Uterine fibroids (UFs) are non-cancerous tumors that grow in the uterus. About 70% of the female population will get one or more during their reproductive years. Sometimes, but not always, they shrink after menopause. Many women don’t even realize they have them, but about a third of women with UFs seek medical help for problems they cause.
If UFs grow too big, and/or are in the wrong place, they can interfere with urinary or gastrointestinal systems, putting pressure on the bladder or rectum and causing frequent urination, constipation and/or rectal pain. They can also cause reproductive problems: infertility, miscarriage, difficult deliveries, irregular periods, mild tosevere menstrual cramping and pain, heavy bleeding sometimes leading to anemia and pain during sex. UFs can cause lower back or abdominal pain. Finally, a large fibroid can just be uncomfortable and make you look pregnant.
It isn’t known exactly why UFs develop and grow—estrogen, progesterone, stress, diet and toxins seem to be involved, but treatment has been directed toward shrinking them, or at least keeping them from getting bigger, or removing them with surgery as well as managing symptoms.
In a recent article in the Journal of Clinical Medicine, the authors urged the medical community to put more research effort into several natural compounds for treating of UFs, arguing that while current pharmacological options have had limited success and significant negative side effects, and surgical options can lead to infertility, natural substances show great promise for treating UFs inexpensively and without major side effects.
So far, most research on these substances (including berberine, curcumin, lycopene, omega-3 fatty acids and others) has been limited to laboratory and animal studies. But two promising natural substances, EGCG (epigallocatechin gallate) from green tea and vitamin D, have been found effective in human trials.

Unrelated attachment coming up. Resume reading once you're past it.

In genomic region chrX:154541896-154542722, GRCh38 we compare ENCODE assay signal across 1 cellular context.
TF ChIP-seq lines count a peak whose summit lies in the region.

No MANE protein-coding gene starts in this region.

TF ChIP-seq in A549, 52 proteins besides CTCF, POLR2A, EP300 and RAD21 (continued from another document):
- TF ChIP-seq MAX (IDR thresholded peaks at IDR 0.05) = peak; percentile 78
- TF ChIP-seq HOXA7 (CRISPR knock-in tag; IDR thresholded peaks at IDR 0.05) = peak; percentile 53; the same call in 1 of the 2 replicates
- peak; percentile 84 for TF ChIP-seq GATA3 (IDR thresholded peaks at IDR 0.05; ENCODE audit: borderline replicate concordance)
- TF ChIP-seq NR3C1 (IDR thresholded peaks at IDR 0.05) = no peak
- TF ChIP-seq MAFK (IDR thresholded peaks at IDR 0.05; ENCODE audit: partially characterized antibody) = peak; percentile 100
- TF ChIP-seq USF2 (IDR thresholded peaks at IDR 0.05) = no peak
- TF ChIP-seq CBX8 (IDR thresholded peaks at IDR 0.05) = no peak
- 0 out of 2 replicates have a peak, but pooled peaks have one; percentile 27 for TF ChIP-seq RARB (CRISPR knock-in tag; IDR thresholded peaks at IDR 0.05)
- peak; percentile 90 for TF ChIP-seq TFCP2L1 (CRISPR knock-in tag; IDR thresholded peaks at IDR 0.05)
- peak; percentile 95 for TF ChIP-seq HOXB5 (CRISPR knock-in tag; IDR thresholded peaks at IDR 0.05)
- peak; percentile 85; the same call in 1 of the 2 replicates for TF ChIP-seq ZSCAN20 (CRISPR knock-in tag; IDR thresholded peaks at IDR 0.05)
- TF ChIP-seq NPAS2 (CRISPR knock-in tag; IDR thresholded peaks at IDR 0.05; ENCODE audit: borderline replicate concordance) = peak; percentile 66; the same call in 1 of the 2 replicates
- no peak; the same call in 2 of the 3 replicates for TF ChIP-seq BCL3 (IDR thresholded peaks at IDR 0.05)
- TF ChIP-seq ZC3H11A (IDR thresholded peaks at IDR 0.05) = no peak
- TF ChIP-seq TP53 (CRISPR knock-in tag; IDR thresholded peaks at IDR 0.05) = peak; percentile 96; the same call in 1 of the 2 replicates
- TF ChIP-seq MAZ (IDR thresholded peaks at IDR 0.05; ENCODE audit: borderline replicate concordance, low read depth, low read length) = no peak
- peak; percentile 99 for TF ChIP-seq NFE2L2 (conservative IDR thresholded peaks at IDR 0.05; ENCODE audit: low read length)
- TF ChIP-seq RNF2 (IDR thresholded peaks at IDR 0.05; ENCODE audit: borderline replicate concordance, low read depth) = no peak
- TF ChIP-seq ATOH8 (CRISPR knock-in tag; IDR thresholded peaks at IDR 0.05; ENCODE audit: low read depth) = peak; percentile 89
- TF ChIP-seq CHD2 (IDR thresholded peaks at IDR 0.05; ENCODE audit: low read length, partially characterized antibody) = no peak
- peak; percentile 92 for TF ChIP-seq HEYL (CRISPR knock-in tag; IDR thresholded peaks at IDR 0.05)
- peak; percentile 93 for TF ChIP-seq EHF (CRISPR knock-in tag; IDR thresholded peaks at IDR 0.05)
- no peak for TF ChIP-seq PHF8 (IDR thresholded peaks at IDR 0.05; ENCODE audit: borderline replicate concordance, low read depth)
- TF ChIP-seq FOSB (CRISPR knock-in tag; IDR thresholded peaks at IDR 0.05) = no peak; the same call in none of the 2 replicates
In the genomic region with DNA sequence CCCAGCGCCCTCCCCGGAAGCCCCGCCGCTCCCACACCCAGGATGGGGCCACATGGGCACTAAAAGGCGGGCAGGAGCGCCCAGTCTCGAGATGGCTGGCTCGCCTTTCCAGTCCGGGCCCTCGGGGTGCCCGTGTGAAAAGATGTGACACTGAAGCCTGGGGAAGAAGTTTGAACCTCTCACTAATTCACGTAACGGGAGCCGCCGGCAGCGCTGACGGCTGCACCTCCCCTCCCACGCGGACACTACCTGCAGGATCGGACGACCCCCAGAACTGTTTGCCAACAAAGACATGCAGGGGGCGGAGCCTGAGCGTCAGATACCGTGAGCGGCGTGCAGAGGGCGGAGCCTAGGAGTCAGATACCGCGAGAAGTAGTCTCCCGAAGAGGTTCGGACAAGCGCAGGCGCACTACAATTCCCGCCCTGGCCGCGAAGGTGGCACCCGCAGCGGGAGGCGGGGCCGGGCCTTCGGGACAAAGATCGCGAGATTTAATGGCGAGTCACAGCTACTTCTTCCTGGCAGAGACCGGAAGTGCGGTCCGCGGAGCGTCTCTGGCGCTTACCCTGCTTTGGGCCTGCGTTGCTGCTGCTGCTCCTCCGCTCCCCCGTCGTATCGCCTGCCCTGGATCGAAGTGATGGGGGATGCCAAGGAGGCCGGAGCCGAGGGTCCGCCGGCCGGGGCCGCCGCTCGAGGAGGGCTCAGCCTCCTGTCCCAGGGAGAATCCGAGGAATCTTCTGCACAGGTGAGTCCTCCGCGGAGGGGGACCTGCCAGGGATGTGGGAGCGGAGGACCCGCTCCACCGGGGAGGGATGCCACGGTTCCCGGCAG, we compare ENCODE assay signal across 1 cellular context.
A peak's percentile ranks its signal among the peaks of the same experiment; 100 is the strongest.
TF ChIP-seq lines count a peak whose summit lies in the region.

In 2013, researchers divided forty women with UFs into two groups. Group #1 took 800 mg of green tea extract (45% EGCG) daily for 4 months, while Group #2 took a placebo. The results were impressive. While fibroid volume increased 24% in Group #2, it decreased 32% in Group #1; plus this group reported a 32% decrease in the severity of their UF-related symptoms.
By 2016, observational studies had established vitamin D deficiency as an important risk factor for developing UFs, but no one had shown that vitamin D supplements could successfully treat existing UFs. Then, Ciavattini and colleagues gave women who were deficient in vitamin D and had small UFs vitamin D supplements for a year; it helped to keep UFs from getting bigger and causing problems.
Last year, a new study combined EGCG and Vitamin D to treat women with UFs and moderately severe symptoms. Thirty patients were divided into two groups. Group #1 received 1,000 IU vitamin D, 150 mg EGCG, and 5 mg vitamin B6 twice daily for four months, while Group #2 received no treatment.
At the end of the four months, UF size in Group #1 had decreased 35%, while in Group #2 it increased 7%. Treatment also improved quality of life with no discernible side effects while reducing symptom severity.
This is exciting news for women with UFs looking for safe, effective treatment alternatives to drugs or surgery. To improve results, we recommend adding an anti-inflammatory diet and lifestyle and taking enough vitamin D to reach a blood level of 50 ng/ml. Our green and white teas provide about 150 mg of healthy catechin polyphenols, including ECGC per cup. Just don’t add milk, as milk protein binds with and inactivates ECGC and other polyphenols.
- Ciebiera M. The evolving role of natural compounds in the medical treatment of uterine fibroids. Journal of Clinical Medicine. May 2020;9(5):1479.
- Hudson T. Uterine fibroids may be reduced with green tea-vitamin D product. Dr. Tori Hudson, N.D., Blog Post, March 5, 2021.
- Roshdy E. Treatment of symptomatic uterine fibroids with green tea extract: a pilot randomized controlled clinical study. International Journal of Women’s Health. August 2013; 5:477-486.
- Ciavattini A. Hypovitaminosis D and “small burden” uterine fibroids: Opportunity for a vitamin D supplementation, Medicine. Published online December 30, 2016.
- Porcaro G. Vitamin D plus epigallocatechin gallate: a novel promising approach for uterine myomas. European Review for Medical and Pharmacological Sciences. March 2020;24:3344-3351